u/JerkJenkins · 1 pointr/Survival

It depends on what you need. I enjoy Schrade knives, and some good options are:

  • Schf9. More if a yard tool than a knife. If you need to lug around 1+ pounds of quarter inch steel to make the wilderness your bitch, choose this. I briefly owned one of these before I came to my senses and returned it because it was too much ###KNIFE### for me. Large and heavy.
  • Schf36. It's compared favorably to a Becker BK2, but it's significantly cheaper. Good balance between size and weight. Overall a solid survival and Bushcraft knife. The Schf36D comes with better handle scales.
  • Schf42. Hailed as an excellent camp knife and a respectable Bushcraft knife. Lighter (and presumably a bit less beat-the-fuck-out-of-it-able) than the Schf36, but still a nice option.
  • Schf30. My knife. It's a 5 inch blade with a super comfortable grip, and its weight is a bit over a third of a pound. Good option for a smaller, lightweight survival/Bushcraft knife. Not good if your hands are dummy thicc, as the handle is smallish.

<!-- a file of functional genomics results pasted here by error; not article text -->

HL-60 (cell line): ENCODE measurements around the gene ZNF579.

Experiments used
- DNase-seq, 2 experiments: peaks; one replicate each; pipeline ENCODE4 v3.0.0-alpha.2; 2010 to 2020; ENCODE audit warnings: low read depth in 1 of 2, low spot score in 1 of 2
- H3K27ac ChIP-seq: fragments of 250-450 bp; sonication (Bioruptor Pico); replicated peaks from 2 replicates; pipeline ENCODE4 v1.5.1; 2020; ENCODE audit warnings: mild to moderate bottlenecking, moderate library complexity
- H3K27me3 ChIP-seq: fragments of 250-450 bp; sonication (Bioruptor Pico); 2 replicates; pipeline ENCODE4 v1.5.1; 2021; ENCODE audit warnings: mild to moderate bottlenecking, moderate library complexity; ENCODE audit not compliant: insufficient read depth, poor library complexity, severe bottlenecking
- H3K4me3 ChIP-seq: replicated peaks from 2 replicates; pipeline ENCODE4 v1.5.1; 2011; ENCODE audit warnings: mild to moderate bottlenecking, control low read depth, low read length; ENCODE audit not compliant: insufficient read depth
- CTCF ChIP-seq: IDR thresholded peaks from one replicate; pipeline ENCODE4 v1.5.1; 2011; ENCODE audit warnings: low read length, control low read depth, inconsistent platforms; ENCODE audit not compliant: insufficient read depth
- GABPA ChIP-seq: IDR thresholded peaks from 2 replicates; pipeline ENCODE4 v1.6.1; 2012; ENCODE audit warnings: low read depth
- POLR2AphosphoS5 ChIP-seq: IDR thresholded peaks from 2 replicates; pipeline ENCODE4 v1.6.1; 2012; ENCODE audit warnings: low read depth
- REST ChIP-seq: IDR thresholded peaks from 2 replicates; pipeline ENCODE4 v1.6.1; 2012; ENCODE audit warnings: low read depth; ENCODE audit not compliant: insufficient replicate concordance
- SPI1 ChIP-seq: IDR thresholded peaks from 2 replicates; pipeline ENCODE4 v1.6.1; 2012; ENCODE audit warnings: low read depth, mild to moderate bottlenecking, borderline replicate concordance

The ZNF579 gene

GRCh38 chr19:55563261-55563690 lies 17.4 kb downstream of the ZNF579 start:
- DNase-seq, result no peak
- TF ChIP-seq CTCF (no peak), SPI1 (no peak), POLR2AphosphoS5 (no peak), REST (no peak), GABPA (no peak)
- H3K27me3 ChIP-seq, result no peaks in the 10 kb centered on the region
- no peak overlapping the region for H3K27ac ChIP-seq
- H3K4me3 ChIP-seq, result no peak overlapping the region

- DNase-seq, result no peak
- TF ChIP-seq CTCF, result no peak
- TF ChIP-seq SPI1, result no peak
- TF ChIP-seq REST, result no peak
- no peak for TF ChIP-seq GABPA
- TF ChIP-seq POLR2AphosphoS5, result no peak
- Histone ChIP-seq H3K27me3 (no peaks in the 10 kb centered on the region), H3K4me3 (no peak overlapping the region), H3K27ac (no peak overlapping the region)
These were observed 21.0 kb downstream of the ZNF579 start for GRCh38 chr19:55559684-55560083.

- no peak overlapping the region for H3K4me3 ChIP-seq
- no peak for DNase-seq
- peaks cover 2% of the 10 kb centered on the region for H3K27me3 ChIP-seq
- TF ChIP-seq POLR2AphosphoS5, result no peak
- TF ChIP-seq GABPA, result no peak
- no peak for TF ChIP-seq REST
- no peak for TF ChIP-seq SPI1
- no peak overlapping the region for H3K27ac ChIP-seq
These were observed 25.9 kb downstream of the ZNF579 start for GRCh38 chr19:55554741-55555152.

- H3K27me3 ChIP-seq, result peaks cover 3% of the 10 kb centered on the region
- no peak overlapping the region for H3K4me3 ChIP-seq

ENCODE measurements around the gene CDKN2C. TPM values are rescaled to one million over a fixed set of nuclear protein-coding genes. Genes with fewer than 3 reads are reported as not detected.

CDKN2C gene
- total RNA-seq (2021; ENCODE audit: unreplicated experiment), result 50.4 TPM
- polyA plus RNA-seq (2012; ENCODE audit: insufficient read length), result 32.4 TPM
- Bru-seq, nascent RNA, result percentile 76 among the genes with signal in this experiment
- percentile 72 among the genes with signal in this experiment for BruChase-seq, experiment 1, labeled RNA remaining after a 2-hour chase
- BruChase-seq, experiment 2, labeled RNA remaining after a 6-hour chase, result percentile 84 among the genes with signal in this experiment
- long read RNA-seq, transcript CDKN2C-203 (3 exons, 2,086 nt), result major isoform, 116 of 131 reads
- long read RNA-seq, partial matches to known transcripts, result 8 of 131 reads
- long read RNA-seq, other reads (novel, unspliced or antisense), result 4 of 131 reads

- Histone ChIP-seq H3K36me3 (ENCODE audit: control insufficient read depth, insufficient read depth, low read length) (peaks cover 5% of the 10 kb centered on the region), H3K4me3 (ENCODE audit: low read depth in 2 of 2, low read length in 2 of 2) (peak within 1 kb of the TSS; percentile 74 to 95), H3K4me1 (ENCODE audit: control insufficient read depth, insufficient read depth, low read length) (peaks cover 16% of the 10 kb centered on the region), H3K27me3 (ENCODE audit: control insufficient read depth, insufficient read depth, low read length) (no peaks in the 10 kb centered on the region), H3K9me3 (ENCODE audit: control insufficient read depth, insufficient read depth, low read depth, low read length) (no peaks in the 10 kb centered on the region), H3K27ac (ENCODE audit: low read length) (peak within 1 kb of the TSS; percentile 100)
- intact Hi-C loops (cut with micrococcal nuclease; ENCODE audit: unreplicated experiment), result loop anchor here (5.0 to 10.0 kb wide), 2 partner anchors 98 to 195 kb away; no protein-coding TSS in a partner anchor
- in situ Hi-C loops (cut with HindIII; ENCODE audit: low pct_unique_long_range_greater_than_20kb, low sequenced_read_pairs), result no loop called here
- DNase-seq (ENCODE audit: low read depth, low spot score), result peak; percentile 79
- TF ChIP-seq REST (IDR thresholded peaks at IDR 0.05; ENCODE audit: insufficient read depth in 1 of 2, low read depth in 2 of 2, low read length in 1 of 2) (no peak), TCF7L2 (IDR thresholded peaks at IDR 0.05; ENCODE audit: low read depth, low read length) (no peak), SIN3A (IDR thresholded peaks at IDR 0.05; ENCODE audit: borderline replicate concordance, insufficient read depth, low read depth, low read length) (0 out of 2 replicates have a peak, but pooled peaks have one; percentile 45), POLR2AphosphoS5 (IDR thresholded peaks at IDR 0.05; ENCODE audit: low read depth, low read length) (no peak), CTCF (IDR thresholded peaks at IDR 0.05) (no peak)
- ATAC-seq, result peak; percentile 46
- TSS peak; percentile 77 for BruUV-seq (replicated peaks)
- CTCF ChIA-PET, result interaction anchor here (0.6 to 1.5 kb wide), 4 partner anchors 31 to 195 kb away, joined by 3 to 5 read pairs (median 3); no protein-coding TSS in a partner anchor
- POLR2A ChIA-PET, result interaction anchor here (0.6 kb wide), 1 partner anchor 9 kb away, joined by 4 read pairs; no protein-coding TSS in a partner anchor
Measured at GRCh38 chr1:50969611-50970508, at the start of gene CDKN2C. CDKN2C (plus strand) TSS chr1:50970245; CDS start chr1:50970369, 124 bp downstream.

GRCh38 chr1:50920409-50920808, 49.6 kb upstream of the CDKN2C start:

Only thing to look out for: Schrade sheaths aren't super good. They work, but they're not as nice as premium brands.
u/nuclearbunnies · 0 pointsr/Survival

For the rehydration salts... I use RecoverORS. It's expensive for what it is.. but also the best I have found. More hydrating than even Pedialyte and more electrolytes than that and Gatorade or any sports drinks.

The SOL Bivvy weighs only 3.5 oz and packs pretty small. It looks bigger in pics then it is.

My favorite energy bars are Soldier Fuel - 3 year shelf life, ideal balance of protein, fat and carbs, give you TONS of energy, and also some of the best tasting out of all the energy bars (aside from maybe Clif, but those only have like a 6 month shelf life). They were designed originally for soldiers on the field that needed a quick boost (previously HOOAH bars), so you know they are loaded with nutrients, more so than the average bar.. and field tested by soldiers. They also have peanut butter flavor but I'm crazy for the chocolate. I have a problem saving them in my survival packs because I end up eating them as snacks. It's good they come by the case :). But then it's a good idea to actually LIKE the food you put in your survival kits. Nothing like food comfort in a bad situation. It's the little things.